All of these interviews were recorded in early March before the closures.
Sam Carlton, kindergarten teacher at Alderwood Elementary School
“Coming to Bellingham through Western, I had all these intentions of being an English professor. But when I did my undergrad at Western I worked at the child development center for three years. And that kind of just like blew me away. All of a sudden hanging out with two to five year old’s, it just rocked my world.
I think what I love about kindergarten is it roots itself in something I wish would stay prevalent, really birth to anybody who is alive: I just really love the social emotional aspect of working with young children. I always kind of project forward, you know, what if I was an English professor? I think I would still carry that same mentality into the classroom of wanting to build that sense of community, that sense of welcome, that sense of love, that sense of wanting the students to be able to come into a space and make it their own.
It sounds kind of dorky but it really is a magical age. Every day, I meet them at the door and I get hugs and high-fives and it’s super genuine. Whether that is a hug for being sad, or a hug for just being so stoked to be coming to school. I take a lot of pride in setting that foundation for them to see school as a place where they should feel a sense of investment, a sense of ownership, a sense of community, and a sense of excitement about learning. Kids are just wild. And I can meet that wildness every once in a while.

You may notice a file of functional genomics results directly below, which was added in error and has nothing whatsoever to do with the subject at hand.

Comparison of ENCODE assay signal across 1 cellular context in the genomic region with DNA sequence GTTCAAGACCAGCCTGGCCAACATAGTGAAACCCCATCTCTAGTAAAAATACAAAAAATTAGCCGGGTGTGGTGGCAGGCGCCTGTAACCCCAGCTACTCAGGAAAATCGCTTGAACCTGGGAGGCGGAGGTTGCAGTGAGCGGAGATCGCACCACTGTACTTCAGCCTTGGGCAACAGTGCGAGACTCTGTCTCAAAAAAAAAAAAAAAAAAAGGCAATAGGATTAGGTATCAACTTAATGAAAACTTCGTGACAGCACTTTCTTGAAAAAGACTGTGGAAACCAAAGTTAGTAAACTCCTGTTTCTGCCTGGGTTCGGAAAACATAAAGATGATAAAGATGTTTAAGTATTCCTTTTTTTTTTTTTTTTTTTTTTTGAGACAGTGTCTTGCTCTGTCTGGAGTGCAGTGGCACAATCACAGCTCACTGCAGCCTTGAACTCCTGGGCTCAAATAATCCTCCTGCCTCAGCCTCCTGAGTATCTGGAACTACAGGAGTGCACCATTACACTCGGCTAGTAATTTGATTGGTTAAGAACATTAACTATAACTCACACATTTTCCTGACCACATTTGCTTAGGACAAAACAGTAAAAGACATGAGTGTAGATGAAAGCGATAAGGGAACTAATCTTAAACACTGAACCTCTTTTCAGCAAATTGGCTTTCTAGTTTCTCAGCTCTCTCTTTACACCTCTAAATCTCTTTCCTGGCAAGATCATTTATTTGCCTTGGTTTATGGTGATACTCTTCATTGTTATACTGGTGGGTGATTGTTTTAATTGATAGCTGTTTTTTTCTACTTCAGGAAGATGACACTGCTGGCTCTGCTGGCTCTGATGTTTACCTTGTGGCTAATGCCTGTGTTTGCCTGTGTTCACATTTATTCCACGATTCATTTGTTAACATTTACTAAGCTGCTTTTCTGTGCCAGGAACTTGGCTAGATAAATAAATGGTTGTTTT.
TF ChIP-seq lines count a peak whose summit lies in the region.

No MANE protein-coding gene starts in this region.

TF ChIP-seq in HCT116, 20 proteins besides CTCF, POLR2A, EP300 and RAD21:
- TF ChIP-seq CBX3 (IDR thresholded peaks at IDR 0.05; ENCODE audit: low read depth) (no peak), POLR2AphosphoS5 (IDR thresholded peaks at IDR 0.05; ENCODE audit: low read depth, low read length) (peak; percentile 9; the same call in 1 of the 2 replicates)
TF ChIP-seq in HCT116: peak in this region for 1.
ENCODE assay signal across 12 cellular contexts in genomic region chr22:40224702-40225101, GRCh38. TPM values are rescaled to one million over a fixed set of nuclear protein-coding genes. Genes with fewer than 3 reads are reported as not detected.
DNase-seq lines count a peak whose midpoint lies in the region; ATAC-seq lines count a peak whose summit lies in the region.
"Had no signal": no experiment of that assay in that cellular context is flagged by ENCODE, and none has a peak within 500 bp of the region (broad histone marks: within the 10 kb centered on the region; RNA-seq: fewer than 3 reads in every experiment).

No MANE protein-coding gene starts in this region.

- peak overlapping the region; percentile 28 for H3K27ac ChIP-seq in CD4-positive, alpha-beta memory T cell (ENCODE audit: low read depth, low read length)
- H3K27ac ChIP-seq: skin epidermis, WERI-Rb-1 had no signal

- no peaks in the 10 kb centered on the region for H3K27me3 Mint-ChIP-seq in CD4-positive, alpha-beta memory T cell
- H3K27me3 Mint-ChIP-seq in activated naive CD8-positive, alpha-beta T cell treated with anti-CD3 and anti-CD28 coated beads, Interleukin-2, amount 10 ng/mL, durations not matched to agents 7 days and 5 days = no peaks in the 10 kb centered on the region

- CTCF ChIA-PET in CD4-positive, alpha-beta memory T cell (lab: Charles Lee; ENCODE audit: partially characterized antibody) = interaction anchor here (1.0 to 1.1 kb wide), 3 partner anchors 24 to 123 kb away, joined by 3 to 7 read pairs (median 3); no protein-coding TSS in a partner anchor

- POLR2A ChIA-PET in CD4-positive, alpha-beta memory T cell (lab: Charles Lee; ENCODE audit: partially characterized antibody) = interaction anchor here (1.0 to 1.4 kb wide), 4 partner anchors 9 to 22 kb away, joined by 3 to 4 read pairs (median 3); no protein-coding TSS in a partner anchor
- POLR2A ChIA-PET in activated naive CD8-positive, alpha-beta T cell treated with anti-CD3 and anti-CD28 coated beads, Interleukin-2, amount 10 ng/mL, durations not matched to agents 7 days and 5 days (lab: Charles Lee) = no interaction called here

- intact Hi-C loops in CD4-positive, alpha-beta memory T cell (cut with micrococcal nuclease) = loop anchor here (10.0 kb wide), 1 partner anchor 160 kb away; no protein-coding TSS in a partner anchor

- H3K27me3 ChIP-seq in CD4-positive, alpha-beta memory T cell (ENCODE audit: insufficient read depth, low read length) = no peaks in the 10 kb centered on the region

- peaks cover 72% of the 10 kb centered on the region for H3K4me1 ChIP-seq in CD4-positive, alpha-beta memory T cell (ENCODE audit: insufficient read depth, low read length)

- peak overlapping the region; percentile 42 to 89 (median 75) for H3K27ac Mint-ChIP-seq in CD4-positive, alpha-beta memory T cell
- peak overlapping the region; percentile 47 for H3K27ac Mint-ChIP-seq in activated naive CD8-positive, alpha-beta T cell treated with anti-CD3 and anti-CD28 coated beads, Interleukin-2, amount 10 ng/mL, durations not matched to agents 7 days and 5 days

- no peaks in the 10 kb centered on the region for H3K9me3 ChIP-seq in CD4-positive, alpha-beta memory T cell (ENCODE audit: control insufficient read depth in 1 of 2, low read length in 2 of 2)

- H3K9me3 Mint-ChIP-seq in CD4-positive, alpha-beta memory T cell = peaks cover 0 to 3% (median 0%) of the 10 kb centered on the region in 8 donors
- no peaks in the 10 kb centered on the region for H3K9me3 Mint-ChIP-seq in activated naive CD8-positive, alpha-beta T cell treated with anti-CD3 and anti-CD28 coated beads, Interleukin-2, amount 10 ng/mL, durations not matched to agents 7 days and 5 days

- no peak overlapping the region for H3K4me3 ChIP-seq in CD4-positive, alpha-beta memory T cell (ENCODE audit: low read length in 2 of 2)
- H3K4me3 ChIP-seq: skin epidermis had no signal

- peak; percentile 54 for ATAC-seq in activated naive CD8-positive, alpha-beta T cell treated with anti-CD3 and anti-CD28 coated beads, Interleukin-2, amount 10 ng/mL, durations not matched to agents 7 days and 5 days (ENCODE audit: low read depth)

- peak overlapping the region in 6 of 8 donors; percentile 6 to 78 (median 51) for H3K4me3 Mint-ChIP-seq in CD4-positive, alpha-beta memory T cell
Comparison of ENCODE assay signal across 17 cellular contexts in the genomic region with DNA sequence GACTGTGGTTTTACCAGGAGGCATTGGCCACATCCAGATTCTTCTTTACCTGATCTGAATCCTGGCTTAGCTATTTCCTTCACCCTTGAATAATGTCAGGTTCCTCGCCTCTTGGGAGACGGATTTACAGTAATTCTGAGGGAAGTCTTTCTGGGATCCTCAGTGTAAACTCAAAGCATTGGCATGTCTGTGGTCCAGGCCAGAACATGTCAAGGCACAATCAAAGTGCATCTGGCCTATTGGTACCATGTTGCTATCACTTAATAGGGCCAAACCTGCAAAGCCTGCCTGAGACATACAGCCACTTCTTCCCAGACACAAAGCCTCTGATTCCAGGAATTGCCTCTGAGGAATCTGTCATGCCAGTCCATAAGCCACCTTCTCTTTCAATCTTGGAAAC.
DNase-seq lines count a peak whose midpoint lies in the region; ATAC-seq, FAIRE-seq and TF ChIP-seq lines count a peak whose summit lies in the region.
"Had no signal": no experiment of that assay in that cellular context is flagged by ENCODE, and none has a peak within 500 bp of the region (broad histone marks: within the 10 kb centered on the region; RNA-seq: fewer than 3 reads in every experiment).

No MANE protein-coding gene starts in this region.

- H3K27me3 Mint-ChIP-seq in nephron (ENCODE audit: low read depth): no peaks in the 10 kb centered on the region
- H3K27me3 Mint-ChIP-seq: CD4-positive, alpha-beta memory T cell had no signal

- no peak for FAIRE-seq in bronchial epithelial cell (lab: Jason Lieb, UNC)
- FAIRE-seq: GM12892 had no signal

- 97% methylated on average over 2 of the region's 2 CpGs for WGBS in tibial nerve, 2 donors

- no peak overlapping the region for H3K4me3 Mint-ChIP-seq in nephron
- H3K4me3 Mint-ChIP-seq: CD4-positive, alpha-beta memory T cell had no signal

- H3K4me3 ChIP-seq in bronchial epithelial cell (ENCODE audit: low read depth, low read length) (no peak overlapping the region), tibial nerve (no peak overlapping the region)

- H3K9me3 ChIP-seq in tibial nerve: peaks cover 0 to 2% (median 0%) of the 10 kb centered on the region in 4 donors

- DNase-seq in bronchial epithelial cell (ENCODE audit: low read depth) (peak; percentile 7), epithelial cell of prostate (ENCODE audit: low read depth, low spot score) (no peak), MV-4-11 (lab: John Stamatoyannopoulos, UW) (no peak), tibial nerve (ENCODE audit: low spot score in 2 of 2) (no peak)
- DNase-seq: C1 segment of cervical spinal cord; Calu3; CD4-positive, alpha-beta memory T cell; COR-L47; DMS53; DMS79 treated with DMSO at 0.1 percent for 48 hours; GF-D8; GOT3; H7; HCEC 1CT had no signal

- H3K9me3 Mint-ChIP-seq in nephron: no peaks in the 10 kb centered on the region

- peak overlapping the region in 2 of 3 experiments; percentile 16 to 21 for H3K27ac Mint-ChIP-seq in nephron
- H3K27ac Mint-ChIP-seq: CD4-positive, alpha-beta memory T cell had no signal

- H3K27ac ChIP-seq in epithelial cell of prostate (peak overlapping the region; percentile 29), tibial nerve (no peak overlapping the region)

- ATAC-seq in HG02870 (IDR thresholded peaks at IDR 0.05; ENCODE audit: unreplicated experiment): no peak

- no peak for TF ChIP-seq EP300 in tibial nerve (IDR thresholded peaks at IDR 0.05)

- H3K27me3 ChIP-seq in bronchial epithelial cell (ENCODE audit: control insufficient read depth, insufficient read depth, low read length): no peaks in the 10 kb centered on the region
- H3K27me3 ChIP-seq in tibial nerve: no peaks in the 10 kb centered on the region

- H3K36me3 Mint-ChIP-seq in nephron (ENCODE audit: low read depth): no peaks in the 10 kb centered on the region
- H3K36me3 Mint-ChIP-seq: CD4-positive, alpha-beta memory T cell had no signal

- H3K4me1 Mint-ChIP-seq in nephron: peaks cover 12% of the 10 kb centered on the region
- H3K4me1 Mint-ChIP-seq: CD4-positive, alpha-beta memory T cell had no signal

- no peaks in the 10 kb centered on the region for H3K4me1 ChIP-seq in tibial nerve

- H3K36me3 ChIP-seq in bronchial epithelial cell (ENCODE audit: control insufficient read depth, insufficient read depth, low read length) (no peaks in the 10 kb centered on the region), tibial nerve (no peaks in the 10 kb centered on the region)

One day, I read this book to them, Diary of a Spider. And I said, “you know, that’s an interesting word, does anyone know what diary means?” And one kid’s eyes got really, really big and they said, “Yeah I know what it means, Mr. Carlton.” I was like, “You do? What is it?” They said, “it’s when you have to go to the bathroom really, really bad and it’s kind of a lot and it doesn’t feel very good.” They went on and on. I had to hold back that laugh for awhile and say, “Oh you’re talking about when you feel sick and you have what they call diarrhea.” And I said, “No, this is ‘diary,’ which something you write in.” And the class was such a loving class and so accepting of each other that we had the best laugh possible. And nobody felt bad, it was just one of those natural moments where the other kids were like, “Yeah that kid is telling the truth!” And some of the kids were like, “Wait a minute, there is a difference in these words.”